Sal: This must have been a hercula-, herculi-, really big task! Sure looks fun to listen to. A live version of "Burning Love" by the song's composer? Can't wait. His studio version cooks. (Arthur Alexander's is super fine, too.)
Speaking of group hugs, my cover band is playing two of the songs in this mix, tonight, and one of my kids is with us. So, especially nice programming for me!
Thanks for all the work to put this together.


Hey -- this is fun.

What we lack in Sal's curatorial splendour we more that make up in enthusiasm.

Bon weekend tout le monde!

Gene Oberto said...

I've been here before. Made the team but not the first five, or in this case, 18.

But after listening to the what these players gave you, I can see why.

Sal, in spite of the love/hate relationship between you and BW, you've got to admit you have gathered quite a band of Merry Men and at least one Maid Marion.

The first playlist was classic and had me running to the Wayback Machine for further enlightenment. If nothing else, it shows that trying to govern musical taste, whether by radio, record companies or internet providers is futile. Like trying to stop a tsunami with room divider.

Thanks to all the contributors and I can't wait for the next installment.

Sal Nunziato said...

I know you all know this, but just in case you don't...

it wasn't a case of A team or B team.

I simply liked the way the songs sounded together, and I would have put boths CDs (Zips) on today's post, but it all took much longer than I ever expected.

Next month, I will add a few more rules, as we leard from our mistakes.

jeff k said...

really enjoying the mix. (so can you please create a forum, so we can post links to songs we love, among other things?

J. Loslo said...

Okay, I've listened to this once & I'm looking forward to listening again. Sent me to Wikipedia several times.

Nothing on Louie & the Lovers at Wikipedia, so I had to go elsewhere to be reminded why I'd gone looking for them once before-- their debut album was produced by Doug Sahm, who is one of my heroes.

Wikepedia tells us that Dennis Linde wrote both "Burning Love" and "Goodbye Earl," two songs I'd have never thought had a connection. I love stuff like that. Great track, too.

Anything Should Happen said...

Sorry Sal,

I'm just tied up on a massive work project, hence no activity at AIC or anywhere this week.

Great idea, that Don must be a genius for thinking it up blah blah blah.

I have one ready for you for next week, but can't fault Steves choice, I could easily have chosen No Matter What and nod at everything he says.

Plus he's nailed the right version.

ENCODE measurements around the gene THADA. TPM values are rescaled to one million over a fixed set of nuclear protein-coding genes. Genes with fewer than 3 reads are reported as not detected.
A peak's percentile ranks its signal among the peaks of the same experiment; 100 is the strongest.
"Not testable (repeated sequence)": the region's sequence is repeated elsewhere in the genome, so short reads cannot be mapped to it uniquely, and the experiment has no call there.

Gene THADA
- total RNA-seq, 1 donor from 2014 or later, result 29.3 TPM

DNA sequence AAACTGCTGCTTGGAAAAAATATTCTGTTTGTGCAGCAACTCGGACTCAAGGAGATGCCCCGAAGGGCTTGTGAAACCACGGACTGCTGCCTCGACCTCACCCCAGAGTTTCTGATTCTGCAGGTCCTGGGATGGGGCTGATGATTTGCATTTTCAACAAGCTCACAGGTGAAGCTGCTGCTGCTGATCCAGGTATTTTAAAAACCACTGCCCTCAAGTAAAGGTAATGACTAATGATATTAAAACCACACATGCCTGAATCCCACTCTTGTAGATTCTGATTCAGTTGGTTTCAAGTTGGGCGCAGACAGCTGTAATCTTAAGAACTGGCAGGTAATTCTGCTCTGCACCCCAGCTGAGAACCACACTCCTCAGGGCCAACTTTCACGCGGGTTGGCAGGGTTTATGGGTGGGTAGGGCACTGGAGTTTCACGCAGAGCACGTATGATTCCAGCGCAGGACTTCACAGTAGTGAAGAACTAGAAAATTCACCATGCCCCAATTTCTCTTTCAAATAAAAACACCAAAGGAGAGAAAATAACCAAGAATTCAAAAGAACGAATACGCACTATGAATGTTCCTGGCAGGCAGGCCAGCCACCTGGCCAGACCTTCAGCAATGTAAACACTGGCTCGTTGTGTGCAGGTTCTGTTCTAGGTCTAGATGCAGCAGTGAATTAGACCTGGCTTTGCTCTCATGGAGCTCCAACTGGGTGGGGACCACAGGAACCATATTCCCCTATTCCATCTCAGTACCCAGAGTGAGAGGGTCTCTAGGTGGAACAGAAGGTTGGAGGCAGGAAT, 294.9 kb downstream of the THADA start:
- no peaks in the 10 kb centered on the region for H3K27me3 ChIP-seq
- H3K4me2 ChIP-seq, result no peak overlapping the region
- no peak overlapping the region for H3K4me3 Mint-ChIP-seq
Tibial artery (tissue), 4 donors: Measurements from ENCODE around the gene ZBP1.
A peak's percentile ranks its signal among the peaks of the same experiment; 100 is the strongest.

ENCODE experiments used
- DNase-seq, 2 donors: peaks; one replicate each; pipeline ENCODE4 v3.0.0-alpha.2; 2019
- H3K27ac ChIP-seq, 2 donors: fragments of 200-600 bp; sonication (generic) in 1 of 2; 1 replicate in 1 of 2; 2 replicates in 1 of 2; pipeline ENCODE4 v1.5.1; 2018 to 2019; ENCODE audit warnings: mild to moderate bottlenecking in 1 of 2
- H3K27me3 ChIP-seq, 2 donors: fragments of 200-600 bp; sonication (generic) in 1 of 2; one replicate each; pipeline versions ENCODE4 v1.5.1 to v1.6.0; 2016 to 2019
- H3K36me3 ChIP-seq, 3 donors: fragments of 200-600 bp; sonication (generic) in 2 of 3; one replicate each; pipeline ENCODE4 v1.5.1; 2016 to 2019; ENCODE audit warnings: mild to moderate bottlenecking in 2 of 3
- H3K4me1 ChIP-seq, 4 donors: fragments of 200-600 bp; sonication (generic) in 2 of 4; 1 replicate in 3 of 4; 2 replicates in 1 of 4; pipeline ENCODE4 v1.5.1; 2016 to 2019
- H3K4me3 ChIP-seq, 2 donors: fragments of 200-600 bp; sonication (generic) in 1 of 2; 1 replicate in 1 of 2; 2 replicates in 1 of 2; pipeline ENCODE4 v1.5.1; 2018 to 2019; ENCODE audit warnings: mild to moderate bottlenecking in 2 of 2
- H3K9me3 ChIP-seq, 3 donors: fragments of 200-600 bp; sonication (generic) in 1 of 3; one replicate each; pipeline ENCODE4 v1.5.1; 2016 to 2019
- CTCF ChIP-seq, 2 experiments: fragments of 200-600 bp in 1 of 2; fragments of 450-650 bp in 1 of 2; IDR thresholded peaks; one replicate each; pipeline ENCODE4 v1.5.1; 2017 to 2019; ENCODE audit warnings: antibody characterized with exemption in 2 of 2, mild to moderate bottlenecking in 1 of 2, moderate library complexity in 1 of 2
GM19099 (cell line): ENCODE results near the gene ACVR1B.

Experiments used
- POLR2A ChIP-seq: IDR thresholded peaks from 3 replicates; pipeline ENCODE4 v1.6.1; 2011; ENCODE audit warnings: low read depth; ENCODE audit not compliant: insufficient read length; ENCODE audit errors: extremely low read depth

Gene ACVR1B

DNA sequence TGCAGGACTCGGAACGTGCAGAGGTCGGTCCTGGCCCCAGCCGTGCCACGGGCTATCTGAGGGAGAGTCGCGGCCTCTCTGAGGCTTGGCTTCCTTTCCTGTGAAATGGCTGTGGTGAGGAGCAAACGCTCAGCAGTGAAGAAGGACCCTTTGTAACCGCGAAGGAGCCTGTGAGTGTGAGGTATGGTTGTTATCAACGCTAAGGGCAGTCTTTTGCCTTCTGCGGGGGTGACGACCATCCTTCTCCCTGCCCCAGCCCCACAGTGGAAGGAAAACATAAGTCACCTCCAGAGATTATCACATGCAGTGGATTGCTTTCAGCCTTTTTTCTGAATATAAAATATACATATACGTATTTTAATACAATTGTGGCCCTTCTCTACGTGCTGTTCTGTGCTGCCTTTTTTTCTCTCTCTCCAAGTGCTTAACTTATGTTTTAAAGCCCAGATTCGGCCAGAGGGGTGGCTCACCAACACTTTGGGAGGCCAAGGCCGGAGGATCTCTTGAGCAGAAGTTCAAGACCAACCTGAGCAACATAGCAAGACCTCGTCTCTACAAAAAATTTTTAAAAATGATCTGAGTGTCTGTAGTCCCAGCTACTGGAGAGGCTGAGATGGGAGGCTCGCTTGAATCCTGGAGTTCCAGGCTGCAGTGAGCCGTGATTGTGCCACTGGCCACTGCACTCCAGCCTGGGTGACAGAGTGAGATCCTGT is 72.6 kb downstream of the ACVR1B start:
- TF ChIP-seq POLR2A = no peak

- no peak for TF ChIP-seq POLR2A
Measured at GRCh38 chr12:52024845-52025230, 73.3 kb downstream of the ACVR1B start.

Maid Marion said...

I really enjoyed this mix! Looking forward to hearing the next one and crossing my fingers that my selection fits in ok, because it would have clashed horribly with this lot :)

A walk in the woods said...

DAMN this looks cool! I'm honored one of my songs made the mix (Dandelion River Run) and look forward to hearing you other music experts' picks!

Sal, we can't beat your picks and mixes, but much like Avis, we can be #2 and just try harder. Thanks for the outlet to let the peanut gallery take over for a minute. Cheers!

Shriner said...

My selection probably would not have fit here, either.

I wonder if "1.1" is going to end up slightly more "prog" than this mix. ;-)

Shriner said...

"Peter Pan" was the highlight of this set for me. A great tune with a lot going on in it.

Sal Nunziato said...

@Jeff C.

I have a great NRBQ show from Toad's, 1983. Not sure if it's common, and I may have even posted it once. But if it's something you need, say so.

Christine said...

Sal, this was a GREAT idea! I'm really enjoying this mix. My favorites-"Yellow Sunglasses" and "Got to Give it Up."

I know why this woman didn't submit a song--she wasn't sure "March of the Black Queen" would make the cut. Then her feelings would be hurt, and you know, we're a sensitive gender. :)

I think you should continue this in the future. Looking forward to it!

Leon said...

OK, now I've had time to listen to this first mix, and some observations:

observation 1:
Nowhere With You - Joel Plaskett Emergency - This song kills!!!

observation 2:
Got To Get Out- Nick Gilder - a new classic for me... I'd never heard anything but "Hot Child In The City"... did he have other great power-pop like this tune??

observation #3:
I need to listen to a lot more Bill Callahan.

observation #4:
Ordinary Fool- Hacienda Brothers - I need to check out these guys for sure after this teaser.

observation #5:
Connection- Montrose is a cover of the Stones song, right? I could barely tell but I dug it!

bglobe313 said...

1. I couldn't get my "act" together to participate, but I am glad others did.

2. I can't wait to listen to this, and although Sal might have imagined this would be a break, in fact, I am sure it was a lot of works, so thanks.

3. I was happy for the inclusion of the Pete Ham demo of "No Matter What". Wonderful description of that. BUT I was stunned to see 7 Park Avenue is out of print! What the heck! This is a really, really important and great release. I hope it's at least available on download.

Ace K.

P.S. Maybe Rhino Handmade (see article above) could do a deluxe Pete Ham/Badfinger demo set? I do remember a few years ago when a Badfinger one wsa supposedly "coming soon." We await.